Toronto’s CONTACT Photography Festival

Officially the Scotiabank CONTACT Photography Festival, this month long festival is the largest photography event in the world, featuring over 1,000 artists at nearly 200 venues.

The theme of the 2012 festival is “public,” as the work attempts to explore the chasm between our  private life and public space. Even if you don’t know the difference between a lightbox and a light beer, there’s plenty of reasons to check out this premiere event.

Urban environments are front and centre at this year’s festival. Work by Lynne Cohen (pictured) focusses on seemingly desolate spaces devoid of people. Lynne won the 2011 Scotiabank Photography Award and returns to contact with her exhibition Nothing is Hidden. Running from May 3rd to June 30th at the Design Exchange (234 Bay St.), Cohen’s images of domestic, industrial, leisure and educational spaces are sure to make your own bachelor pad seem slightly less lonesome.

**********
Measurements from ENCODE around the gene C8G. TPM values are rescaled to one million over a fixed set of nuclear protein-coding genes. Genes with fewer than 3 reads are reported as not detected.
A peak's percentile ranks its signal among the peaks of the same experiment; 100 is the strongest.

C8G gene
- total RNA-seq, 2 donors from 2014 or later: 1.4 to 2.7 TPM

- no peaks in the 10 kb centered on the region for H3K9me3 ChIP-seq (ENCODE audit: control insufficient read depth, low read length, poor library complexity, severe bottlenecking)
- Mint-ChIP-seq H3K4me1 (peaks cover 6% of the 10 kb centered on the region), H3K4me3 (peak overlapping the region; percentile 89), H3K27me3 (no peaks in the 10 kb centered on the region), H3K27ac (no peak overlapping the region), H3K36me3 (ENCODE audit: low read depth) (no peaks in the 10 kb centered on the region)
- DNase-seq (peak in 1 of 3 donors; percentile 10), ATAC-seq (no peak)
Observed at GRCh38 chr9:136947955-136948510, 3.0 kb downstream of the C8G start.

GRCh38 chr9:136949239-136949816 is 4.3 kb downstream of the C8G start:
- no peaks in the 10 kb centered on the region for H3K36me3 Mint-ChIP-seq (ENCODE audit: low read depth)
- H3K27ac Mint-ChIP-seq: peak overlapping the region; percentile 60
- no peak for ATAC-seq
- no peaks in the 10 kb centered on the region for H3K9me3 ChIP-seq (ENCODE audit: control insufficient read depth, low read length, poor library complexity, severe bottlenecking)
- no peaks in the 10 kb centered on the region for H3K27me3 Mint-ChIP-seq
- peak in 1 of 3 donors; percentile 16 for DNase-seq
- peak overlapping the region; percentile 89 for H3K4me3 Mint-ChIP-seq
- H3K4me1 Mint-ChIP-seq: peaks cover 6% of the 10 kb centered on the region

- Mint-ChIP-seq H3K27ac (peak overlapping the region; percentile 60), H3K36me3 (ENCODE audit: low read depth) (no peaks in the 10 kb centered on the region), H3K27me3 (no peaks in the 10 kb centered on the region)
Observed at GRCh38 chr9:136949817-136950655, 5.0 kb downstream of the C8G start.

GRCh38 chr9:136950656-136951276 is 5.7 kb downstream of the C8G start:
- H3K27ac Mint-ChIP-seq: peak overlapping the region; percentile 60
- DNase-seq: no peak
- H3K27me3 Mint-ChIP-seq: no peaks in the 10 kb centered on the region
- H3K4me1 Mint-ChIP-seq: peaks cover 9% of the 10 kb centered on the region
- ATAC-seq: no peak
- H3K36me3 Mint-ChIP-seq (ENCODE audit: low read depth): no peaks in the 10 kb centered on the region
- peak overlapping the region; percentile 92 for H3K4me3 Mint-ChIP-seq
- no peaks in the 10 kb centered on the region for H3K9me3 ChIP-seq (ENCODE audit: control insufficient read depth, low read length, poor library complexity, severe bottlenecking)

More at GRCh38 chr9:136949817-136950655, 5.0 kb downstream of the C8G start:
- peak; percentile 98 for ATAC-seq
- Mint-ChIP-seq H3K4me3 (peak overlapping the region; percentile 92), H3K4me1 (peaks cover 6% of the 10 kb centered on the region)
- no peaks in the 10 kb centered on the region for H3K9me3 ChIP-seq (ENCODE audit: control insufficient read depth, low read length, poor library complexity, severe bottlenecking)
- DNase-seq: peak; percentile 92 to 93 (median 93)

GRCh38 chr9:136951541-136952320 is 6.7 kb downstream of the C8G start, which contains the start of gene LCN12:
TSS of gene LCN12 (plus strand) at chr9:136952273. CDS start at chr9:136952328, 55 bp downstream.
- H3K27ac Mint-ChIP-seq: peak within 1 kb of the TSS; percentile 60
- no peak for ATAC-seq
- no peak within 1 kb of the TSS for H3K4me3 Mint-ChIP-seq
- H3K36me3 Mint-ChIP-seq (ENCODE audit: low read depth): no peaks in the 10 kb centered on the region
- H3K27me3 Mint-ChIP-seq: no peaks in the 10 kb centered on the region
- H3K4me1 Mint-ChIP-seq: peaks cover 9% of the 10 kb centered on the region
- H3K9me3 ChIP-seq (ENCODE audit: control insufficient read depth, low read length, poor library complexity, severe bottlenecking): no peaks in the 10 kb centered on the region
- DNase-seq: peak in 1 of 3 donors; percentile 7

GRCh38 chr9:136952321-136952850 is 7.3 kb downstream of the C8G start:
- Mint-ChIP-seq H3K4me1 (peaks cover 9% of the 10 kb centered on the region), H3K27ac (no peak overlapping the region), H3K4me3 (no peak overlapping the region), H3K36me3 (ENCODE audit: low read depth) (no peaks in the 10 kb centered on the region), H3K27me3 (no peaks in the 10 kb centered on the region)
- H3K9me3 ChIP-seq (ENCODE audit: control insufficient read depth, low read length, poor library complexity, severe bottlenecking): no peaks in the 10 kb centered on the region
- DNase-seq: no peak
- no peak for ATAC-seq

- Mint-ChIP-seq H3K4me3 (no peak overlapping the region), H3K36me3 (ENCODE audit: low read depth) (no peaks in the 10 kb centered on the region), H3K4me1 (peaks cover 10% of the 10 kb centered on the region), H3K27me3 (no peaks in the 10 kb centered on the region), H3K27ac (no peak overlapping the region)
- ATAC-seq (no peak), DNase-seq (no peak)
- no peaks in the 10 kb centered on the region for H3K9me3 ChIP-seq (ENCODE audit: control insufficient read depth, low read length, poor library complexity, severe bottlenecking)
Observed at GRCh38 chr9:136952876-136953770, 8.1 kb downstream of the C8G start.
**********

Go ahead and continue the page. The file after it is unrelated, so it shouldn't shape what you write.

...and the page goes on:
Over  at the AGO, over 120 photographs as well as a handful of never-before-shown books and documents by the late Berenice Abbott will be dispayed. Abott (1891 – 1991) was renowned for her ability to preserve the most fleeting moments  of city life. While her primary  subject was the lights of New  York City, she also dabbled in studio portraiture and scientific photography.

Street View is a sweeping collecting spanning six decades and seven artists, refelecting the changing landscape of street photography as a document of urban life and evolving socio-economic conditions. This isn’t a bunch of art students taking snapshots of hobos. These are visions of the 20th century cityscape that demonstrate a deep understanding of their subject and an attention to detail that draws you in to everything from hard-edged human drama to exacting studies of urban architecture.

Even if you can’t make it to any of the festival’s public exhibits, there are ways to engage with CONTACT with nary a detour from your daily routine. In addition to an iPhone app, Derek Besant’s portraits depicting the random thoughts of strangers will be on display in Toronto’s subway, while the TTC LCD screens will feature images submitted by Torontonians in response to an open call.

The Scotiabank CONTACT Photography Festival runs throughout May at various venues across Toronto.

Image courtesy of CONTACT

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